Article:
Prison Brings Freedom to Arkansas Town
A thousand criminals will descend on this small town 25 miles from the Mississippi River. Folks couldn’t be happier.
“The morale around here,” Mayor Danny Ferguson exulted, “is as high as I’ve ever seen it.”
What everybody is so pleased about is that after several plant closings, hundreds of layoffs and 34 straight months of having the worst unemployment rate in Arkansas, Forrest City has attracted a large, stable employer: a 1,000-bed minimum- and medium-security federal prison complex. Better yet, it could triple in size.
“Even a single facility will absolutely stabilize the economy,” Ferguson said.
At a public hearing, only two people out of 375 criticized the plan, the mayor said, recalling one supporter’s comments. The woman had been laid off and was on welfare, studying criminology at a community college.
“She’d already resigned herself to the fact that once she got her degree, she’d have to move,” Ferguson said. Now she could stay. “We couldn’t have written a script better than that,” he said.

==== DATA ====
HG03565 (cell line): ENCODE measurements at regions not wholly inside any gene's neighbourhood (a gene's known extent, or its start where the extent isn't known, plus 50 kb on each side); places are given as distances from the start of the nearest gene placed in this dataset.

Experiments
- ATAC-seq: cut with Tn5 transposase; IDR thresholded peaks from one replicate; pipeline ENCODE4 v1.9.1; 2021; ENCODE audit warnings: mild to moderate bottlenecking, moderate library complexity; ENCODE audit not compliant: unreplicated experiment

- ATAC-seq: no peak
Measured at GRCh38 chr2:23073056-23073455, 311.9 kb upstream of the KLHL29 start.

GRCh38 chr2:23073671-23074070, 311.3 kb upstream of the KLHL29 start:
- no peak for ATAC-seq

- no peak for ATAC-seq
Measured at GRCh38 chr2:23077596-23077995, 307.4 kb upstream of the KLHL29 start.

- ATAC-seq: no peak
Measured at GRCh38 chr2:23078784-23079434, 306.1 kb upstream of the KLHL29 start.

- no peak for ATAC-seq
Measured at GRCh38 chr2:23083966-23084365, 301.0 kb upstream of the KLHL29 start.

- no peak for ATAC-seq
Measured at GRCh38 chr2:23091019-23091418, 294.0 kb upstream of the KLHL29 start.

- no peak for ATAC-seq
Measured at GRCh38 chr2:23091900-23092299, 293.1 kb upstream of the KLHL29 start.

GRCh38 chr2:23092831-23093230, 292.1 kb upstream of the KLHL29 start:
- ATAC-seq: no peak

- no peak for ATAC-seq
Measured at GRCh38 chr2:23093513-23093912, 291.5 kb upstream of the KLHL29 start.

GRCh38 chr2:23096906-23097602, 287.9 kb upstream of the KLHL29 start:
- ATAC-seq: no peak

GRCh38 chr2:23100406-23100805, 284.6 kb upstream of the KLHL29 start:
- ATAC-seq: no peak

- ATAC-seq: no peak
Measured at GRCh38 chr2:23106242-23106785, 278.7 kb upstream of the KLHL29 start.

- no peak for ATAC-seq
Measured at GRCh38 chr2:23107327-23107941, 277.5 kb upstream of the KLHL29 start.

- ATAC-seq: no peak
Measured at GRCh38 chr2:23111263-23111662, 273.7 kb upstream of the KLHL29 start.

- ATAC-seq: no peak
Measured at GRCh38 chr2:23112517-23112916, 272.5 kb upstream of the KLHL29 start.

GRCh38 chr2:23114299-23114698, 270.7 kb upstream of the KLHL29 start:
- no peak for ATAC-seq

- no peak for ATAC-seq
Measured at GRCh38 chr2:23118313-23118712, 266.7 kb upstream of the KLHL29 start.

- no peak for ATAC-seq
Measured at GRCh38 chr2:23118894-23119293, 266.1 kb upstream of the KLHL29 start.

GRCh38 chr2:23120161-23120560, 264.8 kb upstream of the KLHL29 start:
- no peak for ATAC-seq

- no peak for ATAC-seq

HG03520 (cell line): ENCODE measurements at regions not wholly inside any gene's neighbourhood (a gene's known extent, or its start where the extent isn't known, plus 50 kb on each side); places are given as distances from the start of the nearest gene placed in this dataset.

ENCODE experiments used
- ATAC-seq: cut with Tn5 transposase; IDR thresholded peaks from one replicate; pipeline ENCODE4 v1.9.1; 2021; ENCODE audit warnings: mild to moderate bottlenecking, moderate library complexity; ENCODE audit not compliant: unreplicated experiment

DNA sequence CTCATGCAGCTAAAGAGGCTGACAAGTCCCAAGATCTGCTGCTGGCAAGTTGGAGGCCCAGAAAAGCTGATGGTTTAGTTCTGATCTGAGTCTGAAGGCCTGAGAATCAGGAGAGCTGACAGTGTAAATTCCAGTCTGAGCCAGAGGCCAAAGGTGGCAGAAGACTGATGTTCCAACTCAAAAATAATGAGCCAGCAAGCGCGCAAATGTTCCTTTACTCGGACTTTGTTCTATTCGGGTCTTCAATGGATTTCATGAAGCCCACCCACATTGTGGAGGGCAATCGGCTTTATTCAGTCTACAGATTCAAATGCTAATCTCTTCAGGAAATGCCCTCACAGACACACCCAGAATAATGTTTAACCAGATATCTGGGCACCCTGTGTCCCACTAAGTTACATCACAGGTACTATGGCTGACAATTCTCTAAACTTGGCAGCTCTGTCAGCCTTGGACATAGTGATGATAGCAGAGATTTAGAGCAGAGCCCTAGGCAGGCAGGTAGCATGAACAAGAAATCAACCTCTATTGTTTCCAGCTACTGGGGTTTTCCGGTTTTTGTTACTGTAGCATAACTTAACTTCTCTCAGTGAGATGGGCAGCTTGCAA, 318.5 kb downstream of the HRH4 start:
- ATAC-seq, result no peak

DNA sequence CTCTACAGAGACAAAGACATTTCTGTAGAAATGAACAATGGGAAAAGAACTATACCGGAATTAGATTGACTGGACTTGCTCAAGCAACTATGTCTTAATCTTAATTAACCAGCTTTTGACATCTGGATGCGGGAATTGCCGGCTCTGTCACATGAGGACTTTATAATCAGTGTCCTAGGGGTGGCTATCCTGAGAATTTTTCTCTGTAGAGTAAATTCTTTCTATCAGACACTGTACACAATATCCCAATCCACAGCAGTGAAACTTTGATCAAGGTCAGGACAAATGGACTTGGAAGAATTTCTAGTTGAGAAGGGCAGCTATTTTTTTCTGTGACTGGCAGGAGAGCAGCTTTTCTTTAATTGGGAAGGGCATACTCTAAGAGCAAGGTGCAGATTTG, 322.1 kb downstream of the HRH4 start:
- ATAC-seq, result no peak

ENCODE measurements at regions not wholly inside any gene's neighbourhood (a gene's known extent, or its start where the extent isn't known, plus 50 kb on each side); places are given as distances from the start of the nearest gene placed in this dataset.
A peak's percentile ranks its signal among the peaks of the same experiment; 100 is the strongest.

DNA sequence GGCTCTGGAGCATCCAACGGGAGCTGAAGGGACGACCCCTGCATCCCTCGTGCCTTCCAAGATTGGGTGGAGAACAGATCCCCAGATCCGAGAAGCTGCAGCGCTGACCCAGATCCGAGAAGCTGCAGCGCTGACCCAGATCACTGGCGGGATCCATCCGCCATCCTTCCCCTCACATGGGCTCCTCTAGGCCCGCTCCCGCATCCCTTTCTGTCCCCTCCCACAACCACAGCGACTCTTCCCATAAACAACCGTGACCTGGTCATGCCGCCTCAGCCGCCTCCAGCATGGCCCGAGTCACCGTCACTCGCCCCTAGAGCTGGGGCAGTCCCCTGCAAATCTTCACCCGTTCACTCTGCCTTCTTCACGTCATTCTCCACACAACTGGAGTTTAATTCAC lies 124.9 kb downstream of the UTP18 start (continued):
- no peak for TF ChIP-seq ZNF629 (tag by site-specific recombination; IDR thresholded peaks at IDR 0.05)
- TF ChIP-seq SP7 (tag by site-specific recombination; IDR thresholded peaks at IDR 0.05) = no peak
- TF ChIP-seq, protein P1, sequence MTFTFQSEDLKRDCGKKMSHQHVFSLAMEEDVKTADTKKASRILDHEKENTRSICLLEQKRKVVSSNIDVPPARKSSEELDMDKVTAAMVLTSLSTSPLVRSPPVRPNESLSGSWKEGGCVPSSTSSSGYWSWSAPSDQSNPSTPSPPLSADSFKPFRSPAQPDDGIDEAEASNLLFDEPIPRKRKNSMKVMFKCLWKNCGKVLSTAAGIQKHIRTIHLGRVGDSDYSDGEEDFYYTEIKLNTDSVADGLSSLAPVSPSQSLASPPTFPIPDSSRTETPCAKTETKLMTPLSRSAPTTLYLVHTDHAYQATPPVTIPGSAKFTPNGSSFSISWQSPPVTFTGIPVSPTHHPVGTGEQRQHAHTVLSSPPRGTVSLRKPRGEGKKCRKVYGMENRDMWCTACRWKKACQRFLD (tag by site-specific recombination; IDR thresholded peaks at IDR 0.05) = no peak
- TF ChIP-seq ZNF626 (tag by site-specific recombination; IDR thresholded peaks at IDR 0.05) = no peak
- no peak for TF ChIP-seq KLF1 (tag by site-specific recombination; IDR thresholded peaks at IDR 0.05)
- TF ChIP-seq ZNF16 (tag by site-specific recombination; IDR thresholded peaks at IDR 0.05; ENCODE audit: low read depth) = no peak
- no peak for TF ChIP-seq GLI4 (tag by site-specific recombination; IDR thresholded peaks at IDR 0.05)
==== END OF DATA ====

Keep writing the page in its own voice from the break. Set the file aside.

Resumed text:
The prison is one of three that the U. S. Bureau of Prisons announced in March will be built, pending environmental impact studies, in the Delta. The others are planned for Yazoo City, Miss., and Pollock, La.
The announcement followed a call in a 1990 report by the Lower Mississippi Delta Development Commission to direct planned federal spending--such as prison construction--to the nation’s poorest region.
The Forrest City facility would employ 250, and economic impact could be several times the payroll alone. “Conservatively, I’d say $30 million,” said Perry Webb, the local chamber of commerce executive director who was at first skeptical about the Delta Commission.
“When I first heard they were going to spend ‘X’ million dollars to study the Delta, I thought . . . ‘They’ll find out something we knew 30 years ago.’ To some extent, they did,” Webb said.
But the report’s revelations of shocking poverty, neglected education and deaths from preventable illness got Washington’s attention.
“That awareness is invaluable. You can’t put a price on it. That awareness is what brought us this prison,” Webb said.
Plans for the prison already have made JoAnn Daniel’s job a little easier. A supervisor in Forrest City’s unemployment office, she has seen the tear-streaked faces behind local jobless rates that reached 27%. The rate is around 16% now.
“At this point, anything is a relief. Any time there is more than one job opening, it is a relief to me,” she said. “And it gives people some hope.”